Hawthorn Berries Stain – This hawthorn berry and rosebud herbal syrup contains ingredients that are used in traditional Chinese medicine. I wanted to create an herbal syrup that was quite versatile — something that would suit a busy contemporary Singaporean family with young children (which means pancakes for breakfast, chicken rice for lunch), and still enable me to sneak in my family’s well-being and care. This special blend of dietary dried Chinese herbs – hawthorn berry, licorice root and schisandra fruit – is ideal for hot weather as it nourishes yin and improves appetite.
Taste was key for me in trying to combine the benefits of traditional Chinese medicine with delicacy and utility as well as indulgence. This herbal syrup draws its sweetness from licorice root (this is subtle and complex, even though it’s considered sweeter than sugar!), Chinese dates (which are rich in nutrients), and hawthorn berries (some of that nostalgic flavor from Haw Flake candy). .we grew up here in Singapore). The schisandra fruit gives it an attractive tartness and a hint of bitterness, I suspect, along with licorice (think Negroni).
Hawthorn Berries Stain
I think the rose buds add balance to the mix. Soaked rather than boiled, the mild floral qualities of the dried buds contribute to the sweetness and acidity of this herbal syrup. But if you don’t like this taste you can skip it.
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On the subject of sugar, take my measurements as a guide only. The unsweetened brew has its own natural herbal sweetness that contrasts with the acidity and touch of bitterness from the fruit. So I will adjust the amount of sugar based on your or your family’s palate as well as the intended use of this herbal syrup. I sweetened it to suit my husband’s preference.
The most obvious use for this hawthorn berry and rosebud herbal syrup is as a base for a cold, thirst-quenching drink, but it can be incorporated into your diet in many other ways. When I’m overindulging, I find that a small shot of this herbal syrup combined with warm water and freshly squeezed lemon juice helps my digestion and feels very relaxing to sip.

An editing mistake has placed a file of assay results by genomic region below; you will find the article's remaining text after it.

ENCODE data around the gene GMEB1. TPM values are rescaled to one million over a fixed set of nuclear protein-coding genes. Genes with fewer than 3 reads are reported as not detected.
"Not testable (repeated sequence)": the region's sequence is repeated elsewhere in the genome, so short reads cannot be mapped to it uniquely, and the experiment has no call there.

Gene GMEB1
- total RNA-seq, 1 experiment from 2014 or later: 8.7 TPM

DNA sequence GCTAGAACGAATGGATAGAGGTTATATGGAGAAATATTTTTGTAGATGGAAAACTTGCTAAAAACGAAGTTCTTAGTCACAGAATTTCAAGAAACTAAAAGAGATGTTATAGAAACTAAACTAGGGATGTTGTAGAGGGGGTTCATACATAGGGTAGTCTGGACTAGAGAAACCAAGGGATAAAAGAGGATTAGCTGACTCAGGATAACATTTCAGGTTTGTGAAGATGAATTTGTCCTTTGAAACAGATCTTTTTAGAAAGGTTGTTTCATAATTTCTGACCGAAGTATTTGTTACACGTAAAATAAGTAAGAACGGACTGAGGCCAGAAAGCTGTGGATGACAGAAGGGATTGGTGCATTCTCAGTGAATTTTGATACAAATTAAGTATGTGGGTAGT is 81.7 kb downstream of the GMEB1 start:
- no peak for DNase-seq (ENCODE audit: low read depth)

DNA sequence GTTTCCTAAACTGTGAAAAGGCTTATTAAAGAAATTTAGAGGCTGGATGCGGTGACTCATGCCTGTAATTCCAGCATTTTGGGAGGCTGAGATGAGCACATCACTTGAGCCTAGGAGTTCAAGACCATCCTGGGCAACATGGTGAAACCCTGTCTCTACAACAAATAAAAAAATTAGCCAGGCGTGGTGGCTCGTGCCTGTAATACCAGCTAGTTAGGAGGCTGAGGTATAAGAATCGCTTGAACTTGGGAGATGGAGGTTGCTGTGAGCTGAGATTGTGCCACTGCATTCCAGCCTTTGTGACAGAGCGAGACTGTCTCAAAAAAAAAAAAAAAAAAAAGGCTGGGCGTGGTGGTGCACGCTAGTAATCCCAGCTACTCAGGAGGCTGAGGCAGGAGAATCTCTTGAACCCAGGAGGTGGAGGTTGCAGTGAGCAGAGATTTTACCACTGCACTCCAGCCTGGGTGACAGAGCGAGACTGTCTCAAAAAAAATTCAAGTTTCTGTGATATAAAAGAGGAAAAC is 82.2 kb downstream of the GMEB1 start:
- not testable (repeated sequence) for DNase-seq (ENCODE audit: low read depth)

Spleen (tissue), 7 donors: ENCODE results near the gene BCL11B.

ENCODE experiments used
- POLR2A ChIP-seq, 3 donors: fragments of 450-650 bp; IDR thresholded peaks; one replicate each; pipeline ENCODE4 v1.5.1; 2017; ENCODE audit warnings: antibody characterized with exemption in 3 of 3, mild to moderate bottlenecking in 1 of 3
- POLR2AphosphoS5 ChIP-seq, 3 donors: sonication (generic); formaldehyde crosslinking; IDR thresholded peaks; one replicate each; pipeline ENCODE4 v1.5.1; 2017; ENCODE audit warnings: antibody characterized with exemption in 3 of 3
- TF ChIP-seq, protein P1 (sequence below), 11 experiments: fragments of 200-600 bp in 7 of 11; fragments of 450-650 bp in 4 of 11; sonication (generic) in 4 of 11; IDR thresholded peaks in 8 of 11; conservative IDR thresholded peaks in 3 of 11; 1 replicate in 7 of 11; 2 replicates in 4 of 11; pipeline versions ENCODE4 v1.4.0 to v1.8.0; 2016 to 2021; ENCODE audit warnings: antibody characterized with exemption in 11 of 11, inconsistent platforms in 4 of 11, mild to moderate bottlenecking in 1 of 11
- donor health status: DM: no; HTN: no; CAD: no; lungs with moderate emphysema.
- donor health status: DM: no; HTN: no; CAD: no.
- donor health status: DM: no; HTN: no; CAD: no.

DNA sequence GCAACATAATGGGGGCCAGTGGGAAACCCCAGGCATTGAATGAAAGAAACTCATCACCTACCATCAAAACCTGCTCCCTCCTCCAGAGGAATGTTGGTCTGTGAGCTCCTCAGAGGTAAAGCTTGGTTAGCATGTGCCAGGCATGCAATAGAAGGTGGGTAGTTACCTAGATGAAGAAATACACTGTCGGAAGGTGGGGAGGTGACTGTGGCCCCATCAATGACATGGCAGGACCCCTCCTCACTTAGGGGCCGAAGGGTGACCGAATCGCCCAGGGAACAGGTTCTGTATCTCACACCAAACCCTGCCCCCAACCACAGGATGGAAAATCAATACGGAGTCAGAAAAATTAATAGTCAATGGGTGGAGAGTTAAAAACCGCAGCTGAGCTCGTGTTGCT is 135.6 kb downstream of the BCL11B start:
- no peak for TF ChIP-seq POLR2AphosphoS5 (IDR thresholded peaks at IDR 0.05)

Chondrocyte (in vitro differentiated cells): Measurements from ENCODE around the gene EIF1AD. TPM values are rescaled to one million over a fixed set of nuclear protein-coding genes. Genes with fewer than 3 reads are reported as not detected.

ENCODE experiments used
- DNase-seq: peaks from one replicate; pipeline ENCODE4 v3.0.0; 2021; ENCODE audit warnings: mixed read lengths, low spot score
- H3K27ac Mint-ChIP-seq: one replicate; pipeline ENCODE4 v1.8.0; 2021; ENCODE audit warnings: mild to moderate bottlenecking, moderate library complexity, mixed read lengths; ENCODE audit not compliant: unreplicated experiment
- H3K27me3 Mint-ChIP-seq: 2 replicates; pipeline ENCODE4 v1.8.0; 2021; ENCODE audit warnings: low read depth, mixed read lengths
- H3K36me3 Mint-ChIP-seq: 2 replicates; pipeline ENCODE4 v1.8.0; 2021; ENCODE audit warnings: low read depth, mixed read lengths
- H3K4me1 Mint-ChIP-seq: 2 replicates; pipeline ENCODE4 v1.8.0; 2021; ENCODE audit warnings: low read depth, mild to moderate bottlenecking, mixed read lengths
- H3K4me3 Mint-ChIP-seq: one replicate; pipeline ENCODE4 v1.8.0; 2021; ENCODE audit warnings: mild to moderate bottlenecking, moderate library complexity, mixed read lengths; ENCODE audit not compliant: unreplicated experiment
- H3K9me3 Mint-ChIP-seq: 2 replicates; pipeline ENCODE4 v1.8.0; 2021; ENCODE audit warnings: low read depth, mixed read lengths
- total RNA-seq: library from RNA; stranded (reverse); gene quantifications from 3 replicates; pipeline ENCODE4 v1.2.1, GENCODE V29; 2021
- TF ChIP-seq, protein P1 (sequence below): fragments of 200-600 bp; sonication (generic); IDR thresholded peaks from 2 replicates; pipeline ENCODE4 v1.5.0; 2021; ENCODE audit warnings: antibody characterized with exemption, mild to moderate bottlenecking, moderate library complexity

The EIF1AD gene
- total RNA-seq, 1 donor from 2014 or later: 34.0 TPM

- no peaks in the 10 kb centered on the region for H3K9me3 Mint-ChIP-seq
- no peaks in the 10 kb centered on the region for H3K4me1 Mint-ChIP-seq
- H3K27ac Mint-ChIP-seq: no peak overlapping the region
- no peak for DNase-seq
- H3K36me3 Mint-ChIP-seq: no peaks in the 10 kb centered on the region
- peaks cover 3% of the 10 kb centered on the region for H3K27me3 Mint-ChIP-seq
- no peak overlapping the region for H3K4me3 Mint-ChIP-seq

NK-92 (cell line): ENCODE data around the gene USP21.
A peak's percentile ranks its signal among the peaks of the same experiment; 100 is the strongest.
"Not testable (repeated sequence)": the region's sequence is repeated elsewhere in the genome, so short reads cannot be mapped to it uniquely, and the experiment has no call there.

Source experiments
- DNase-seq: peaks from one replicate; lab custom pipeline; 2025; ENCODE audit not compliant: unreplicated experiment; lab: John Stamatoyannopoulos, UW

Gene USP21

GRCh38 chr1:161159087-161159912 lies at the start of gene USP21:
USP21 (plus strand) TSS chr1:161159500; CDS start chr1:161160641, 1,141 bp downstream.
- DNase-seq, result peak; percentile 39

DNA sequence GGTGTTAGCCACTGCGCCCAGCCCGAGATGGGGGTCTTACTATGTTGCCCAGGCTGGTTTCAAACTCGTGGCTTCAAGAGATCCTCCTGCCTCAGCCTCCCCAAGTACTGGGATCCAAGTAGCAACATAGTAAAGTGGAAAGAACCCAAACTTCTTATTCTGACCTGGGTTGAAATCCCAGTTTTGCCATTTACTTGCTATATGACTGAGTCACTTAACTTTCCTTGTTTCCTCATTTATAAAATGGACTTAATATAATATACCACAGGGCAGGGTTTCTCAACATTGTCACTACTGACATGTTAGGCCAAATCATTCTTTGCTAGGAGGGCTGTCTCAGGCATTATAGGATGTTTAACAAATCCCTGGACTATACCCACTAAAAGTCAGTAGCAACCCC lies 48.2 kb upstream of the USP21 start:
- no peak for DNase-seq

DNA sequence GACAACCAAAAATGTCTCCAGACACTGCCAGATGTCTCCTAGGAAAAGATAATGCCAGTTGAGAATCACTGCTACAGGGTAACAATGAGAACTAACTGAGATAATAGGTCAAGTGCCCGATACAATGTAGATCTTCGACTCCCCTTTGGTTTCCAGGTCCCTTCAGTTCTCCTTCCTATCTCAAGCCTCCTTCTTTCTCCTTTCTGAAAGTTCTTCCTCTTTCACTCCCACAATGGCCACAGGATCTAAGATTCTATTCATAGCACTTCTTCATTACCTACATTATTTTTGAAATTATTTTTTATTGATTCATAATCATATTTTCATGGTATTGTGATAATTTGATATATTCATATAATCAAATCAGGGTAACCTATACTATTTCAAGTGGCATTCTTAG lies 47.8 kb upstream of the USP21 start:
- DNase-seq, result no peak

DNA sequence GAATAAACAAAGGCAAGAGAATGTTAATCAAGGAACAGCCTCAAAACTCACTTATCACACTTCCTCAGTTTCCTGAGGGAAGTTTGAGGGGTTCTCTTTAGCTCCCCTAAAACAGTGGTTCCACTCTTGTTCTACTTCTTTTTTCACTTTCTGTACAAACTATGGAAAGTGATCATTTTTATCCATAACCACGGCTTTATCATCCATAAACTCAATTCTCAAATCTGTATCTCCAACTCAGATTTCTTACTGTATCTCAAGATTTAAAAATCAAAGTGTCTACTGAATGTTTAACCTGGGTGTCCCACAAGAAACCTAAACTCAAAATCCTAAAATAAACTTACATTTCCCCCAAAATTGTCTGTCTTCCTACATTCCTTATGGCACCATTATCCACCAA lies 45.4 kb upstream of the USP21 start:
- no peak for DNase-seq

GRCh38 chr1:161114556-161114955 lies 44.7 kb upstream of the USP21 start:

It is important that you use a material that does not cause a chemical reaction when it comes into contact with herbs. I usually use enamel because mine works on induction. However, I was concerned that these herbs might stain my white enamel pot. So, in this case I chose stainless steel-lined copper pots. Ceramic and glass are other possible options. Be careful with porous materials as they absorb and retain flavor.
I’ve always wanted to incorporate more traditional Chinese medicine herbs into my everyday cooking because I believe in preventative treatment. However, developing recipes that my family would enjoy was always a challenge because I didn’t really understand what I could and couldn’t do with herbs and struggled to find reliable information published in English. So, I tended to follow traditional Chinese recipes. Or I’ll use pre-packaged herbs to make a classic double-boiled soup. This had limited relevance to the way my family ate on a daily basis.
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I was delighted to learn that 140-year-old Eu Yan Tsang has recently published a slim tome that explains the use of key TCM herbs in English with beautiful illustrations. This title guided the way I developed my recipe for Hawthorn and Rosebud Herbal Syrup.
Hawthorn berries are good for boosting digestion and relieving flatulence. On its own, it can be a bit harsh, so combining it with licorice, honey or sugar helps harmonize its effect.
Licorice root is one of the most widely used herbs in traditional Chinese medicine. It is said to be 30-50 times sweeter than sugar and helps clear phlegm and heat. Chinese dates nourish the blood and are good for your circulation. I personally like to use large dry dates.
Schisandra fruit has five tastes – sweet, sour, bitter, salty and pungent. They are rich in antioxidants and are considered to benefit all five yin organs of yin, lungs, heart, kidney and spleen.
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Place the dates, hawthorn berries, licorice root and schisandra fruit in a saucepan with 1 liter of water. Set aside to dry for at least 30 minutes.
Bring the mixture to a rolling boil, then bring to a vigorous simmer. Cover the pot partially with a lid and simmer until the liquid is reduced by half (about 45 minutes).